A family affair

A family affair

Charles Maclean visits inverarity Vaults a family company which has already earnt quite a reputation for the quality of its whiskies

Production | 16 Dec 2000 | Issue 13 | By Charles MacLean

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I first met Hamish Martin five years ago on a remote trout loch in south Ayrshire. I tell a lie: actually I met him the night before in the lodge. He arrived late for dinner with a friend after having driven an impossible distance in impossible time – it later transpired that he had made full use of his Land Rover’s off-road capabilities (as I say, this was a very remote place). We sat up all night, the three of us. I was pretending, as usual, that I had the recovery co-efficient of a 20 year old (Hamish was 27 at the time), drinking huge amounts of The Inverarity and as a result spent much of the next day resting on the banks and small islands of the loch.A year before this, Hamish had established Inverarity Vaults Limited – and herein lies the tale. Ronnie Martin, Hamish’s father, was formerly a main board director of the Distillers Company, and later with its successor United Distillers, and had
responsibility for production. Following his retirement in 1990 he was awarded an OBE for his commitment to the quality of Scotch whisky and appointed Professor of Distilling at Heriot Watt University. In other words, he is a most experienced and distinguished member of the whisky trade.Having completed a degree in Engineering at Strathclyde University, Hamish went to Sandhurst and was commissioned in the 2/9 Commando Regiment. He is, or was, a very keen rugby player and played for the Scottish Schoolboys XV: alas he tore his knee ligaments badly during a game at Sandhurst resulting in his having to leave the service on the grounds of invalidity. Casting around for a new career, he turned to the wine trade. He had worked in various distilleries while he was a student and was accepted on to Oddbins’ management trainee course and to do a wine diploma. “It was a great course. The first night I was there we did a tasting of Australian reds. I couldn’t find any words to describe them, and felt completely out of my depth. Within two weeks I was joining in with the best of them,” Hamish explains. By the time he left Oddbins a year later, he was under-manager at their Wimbledon branch. He went on to gain further experience with a London wine merchant, but by that time his future plans were already formed.He always intended to return to Scotland and his father longed to create his own blended whisky – this resulted in the creation of Inverarity Vaults in 1994. The name was not just chosen for its mellifluous quality but because it was also Hamish’s grandmother’s maiden name (it also happens to be the name of a small village near Forfar). The plan was to establish a traditional family wine merchant with its own blended whisky and a range of malts. The first wine they were granted the agency for was the distinguished Champagne Ruinart, the oldest champagne house in the world, and this has since been joined by such lofty names as Paul Jaboulet, Hugel and Château Lascombes. The company now supplies a clutch of the top hotels and restaurants in the UK with both wine and whisky and has seven full-time employees including Sales Director Tarquin de Burgh (29) who served his apprenticeship in the wine trade with Justerini & Brooks (and is also the cousin of the more famous Chris) and Clare Martin (32), who is responsible for PR. In 1998 the company moved from Edinburgh to Biggar in Lanarkshire and then into purpose built office and warehouse space at Symington, near Biggar earlier this year.It is very rare for own-label whiskies to be unique blends: most are simply bought off the peg from blending houses and given a personalised label. Indeed, Inverarity now provides such an own-label service to around 150 well known establishments and institutions, including the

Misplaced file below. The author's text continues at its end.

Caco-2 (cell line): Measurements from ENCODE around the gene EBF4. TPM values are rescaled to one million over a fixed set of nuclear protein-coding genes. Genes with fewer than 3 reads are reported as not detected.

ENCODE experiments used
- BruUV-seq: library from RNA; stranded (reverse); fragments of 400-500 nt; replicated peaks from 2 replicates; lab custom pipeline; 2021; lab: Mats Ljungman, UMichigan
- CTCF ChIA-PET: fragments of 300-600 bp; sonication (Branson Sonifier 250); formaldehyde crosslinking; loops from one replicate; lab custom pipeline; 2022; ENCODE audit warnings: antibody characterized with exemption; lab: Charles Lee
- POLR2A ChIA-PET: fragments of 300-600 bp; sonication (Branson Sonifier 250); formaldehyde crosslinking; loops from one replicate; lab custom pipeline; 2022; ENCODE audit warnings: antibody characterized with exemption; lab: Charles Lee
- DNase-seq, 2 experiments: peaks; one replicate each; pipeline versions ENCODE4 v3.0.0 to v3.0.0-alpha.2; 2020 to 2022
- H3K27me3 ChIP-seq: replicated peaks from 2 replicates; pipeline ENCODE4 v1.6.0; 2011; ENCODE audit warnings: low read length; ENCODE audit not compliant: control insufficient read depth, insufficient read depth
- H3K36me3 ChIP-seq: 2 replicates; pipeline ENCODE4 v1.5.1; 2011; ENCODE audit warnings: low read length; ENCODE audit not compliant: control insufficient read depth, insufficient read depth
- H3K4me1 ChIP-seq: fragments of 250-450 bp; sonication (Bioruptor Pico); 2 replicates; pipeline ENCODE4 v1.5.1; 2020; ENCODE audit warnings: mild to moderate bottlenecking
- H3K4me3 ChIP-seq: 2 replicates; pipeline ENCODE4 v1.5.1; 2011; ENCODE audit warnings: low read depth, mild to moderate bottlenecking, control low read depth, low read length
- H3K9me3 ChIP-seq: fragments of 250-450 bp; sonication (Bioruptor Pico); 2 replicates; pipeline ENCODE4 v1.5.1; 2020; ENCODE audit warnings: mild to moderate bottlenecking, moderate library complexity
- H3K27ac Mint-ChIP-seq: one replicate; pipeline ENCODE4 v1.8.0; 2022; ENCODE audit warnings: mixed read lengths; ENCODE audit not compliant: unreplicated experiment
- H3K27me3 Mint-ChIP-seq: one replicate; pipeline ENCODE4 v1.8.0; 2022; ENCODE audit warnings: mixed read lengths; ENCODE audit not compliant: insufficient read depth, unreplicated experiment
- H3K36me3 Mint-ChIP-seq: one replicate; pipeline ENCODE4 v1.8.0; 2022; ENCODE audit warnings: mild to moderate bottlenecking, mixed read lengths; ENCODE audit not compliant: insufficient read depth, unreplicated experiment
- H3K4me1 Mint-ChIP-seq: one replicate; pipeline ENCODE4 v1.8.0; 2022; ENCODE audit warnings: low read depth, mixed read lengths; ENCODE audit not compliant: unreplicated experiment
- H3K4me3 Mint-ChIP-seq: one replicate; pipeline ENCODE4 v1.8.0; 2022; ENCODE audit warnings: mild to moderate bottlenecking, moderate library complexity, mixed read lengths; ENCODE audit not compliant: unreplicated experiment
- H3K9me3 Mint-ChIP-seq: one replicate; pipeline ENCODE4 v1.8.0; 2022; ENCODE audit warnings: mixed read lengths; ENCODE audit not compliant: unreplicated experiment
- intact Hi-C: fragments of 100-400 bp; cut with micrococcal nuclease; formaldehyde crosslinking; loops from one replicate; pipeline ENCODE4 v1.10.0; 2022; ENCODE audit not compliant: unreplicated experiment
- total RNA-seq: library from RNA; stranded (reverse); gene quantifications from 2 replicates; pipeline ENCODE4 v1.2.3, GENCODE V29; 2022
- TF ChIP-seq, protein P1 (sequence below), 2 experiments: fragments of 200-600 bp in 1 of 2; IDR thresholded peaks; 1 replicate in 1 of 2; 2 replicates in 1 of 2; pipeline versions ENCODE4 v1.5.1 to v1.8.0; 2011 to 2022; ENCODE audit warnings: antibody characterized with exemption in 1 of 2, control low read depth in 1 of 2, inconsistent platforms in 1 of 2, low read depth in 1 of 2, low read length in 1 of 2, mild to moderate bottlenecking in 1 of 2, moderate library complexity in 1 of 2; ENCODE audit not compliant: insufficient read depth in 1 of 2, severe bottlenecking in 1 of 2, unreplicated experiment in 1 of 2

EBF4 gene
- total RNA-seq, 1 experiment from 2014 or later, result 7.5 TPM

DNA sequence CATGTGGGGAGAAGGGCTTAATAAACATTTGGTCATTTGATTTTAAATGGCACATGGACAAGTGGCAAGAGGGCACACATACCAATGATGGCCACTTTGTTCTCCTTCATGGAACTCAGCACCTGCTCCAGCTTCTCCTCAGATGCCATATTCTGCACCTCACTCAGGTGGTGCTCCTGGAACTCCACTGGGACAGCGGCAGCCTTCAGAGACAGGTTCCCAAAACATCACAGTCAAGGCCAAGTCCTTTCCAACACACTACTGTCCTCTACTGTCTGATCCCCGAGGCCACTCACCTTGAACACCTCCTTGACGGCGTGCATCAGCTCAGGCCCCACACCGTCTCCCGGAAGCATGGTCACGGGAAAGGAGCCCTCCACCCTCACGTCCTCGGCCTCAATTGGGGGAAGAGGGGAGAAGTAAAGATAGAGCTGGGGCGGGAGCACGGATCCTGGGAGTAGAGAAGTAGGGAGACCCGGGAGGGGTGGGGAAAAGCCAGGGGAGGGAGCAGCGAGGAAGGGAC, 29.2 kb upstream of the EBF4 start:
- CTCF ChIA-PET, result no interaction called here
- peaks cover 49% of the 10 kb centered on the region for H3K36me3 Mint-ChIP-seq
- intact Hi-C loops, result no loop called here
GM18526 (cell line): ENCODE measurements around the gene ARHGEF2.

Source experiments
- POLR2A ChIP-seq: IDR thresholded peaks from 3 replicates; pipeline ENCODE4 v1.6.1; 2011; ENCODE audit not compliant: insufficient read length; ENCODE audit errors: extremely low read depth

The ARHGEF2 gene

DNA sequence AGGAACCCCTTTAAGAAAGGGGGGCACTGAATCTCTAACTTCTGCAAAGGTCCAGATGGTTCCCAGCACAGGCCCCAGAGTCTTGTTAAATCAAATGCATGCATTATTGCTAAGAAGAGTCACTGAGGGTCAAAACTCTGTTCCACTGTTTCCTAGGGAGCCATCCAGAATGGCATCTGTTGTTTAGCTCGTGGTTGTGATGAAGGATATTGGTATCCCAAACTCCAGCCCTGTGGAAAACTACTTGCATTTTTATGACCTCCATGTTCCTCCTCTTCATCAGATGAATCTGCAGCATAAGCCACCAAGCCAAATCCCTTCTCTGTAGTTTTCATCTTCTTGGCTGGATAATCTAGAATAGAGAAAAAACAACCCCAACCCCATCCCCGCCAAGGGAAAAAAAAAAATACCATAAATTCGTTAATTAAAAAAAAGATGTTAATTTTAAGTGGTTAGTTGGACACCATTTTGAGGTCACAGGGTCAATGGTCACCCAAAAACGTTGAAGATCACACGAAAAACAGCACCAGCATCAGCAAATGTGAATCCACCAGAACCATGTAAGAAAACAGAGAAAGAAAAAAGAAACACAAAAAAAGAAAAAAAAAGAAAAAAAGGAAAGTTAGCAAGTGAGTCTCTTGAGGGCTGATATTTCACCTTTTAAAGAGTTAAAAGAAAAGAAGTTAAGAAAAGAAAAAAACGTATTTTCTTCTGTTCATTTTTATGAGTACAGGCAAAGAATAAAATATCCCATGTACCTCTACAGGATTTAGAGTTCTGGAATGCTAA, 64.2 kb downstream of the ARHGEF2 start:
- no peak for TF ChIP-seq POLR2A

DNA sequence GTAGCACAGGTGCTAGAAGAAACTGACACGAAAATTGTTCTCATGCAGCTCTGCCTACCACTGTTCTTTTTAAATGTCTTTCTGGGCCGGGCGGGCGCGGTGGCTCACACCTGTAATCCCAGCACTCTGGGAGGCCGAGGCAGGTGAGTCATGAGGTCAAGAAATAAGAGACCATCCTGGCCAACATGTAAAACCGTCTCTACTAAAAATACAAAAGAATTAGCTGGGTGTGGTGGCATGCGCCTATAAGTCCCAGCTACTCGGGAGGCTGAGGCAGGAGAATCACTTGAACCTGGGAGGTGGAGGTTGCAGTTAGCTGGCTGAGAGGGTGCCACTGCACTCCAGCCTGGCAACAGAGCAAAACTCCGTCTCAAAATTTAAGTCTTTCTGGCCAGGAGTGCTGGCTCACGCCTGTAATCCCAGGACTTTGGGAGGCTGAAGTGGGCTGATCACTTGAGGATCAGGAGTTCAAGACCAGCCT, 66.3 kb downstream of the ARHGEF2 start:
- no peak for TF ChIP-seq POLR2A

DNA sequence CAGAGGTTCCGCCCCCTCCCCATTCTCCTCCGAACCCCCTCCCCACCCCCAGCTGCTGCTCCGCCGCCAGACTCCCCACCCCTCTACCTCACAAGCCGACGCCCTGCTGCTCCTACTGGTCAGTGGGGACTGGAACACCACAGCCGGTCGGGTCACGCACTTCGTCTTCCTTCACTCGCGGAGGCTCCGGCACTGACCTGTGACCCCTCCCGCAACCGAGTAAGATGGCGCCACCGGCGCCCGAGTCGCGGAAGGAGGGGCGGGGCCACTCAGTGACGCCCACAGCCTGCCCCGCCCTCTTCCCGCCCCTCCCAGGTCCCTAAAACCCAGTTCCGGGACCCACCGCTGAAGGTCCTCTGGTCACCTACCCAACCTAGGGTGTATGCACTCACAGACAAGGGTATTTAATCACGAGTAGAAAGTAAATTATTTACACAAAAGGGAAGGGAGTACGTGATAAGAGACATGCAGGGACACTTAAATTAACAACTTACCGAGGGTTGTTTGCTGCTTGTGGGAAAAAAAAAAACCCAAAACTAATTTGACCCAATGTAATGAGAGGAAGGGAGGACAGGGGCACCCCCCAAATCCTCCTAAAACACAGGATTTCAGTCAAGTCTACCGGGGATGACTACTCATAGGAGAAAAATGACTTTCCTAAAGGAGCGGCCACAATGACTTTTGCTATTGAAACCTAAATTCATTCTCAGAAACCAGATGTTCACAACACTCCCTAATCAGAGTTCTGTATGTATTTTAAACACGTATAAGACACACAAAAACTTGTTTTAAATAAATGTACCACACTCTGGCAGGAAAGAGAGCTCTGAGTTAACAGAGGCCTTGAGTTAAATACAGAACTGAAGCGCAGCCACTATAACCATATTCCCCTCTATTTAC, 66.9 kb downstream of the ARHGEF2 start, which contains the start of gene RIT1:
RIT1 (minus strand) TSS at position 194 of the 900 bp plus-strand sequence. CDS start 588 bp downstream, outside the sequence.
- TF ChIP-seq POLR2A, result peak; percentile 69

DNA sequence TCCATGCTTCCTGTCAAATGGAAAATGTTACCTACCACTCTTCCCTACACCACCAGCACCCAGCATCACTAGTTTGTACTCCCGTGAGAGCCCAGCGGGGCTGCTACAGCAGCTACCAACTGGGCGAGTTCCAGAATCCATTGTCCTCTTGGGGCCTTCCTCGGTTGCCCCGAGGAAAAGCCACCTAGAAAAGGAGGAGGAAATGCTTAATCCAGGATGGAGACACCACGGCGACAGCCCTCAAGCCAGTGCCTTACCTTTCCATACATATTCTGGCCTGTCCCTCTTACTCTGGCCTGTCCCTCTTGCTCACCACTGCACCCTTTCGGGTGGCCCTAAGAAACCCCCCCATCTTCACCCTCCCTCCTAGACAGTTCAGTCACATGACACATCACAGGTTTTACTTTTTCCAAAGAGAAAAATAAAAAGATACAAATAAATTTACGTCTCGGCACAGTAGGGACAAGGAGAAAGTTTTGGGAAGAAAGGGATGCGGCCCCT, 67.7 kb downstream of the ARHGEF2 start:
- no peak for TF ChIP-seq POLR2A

Scottish Parliament, the cruise liner Hebridean Princess, Cliveden and Edinburgh’s New Club. Their experience and connections allow Inverarity to lay down fillings and select casks of mature whisky. Ronnie and Hamish’s ambition was to create a premium blend. “We were looking for something which displayed a full spectrum of flavour, but which was fresh and had traditional bite,” says Hamish, “to achieve this you have to select your malts carefully and use some younger fillings: we blend seventeen malts, the youngest at six years and the oldest at twelve, and these comprise 40% of the blend. Aultmore is the top dressing.” The Inverarity blend won a Silver Award at the International Wine & Spirit Competition 1998.Ronnie Martin has a special fondness for Aultmore because, perhaps, early in his career he was involved in extending the distillery. He maintains that, from the right cask, it is as good a malt as you can find.The Inverarity 10-Years-Old Single Malt is Aultmore, the Inverarity Ancestral 14-Years-Old (which won a gold at the IWSC in 1999) is Balmenach from ex-sherry casks and the third member of the range, Inverarity Islay, is a vatting of five Islay malts aged between 10 and 12 years, created by Hamish Martin. It won a silver at the IWSC this year. Not a bad record so far! If they keep up this standard, Inverarity Vaults will be around for a long time to come.
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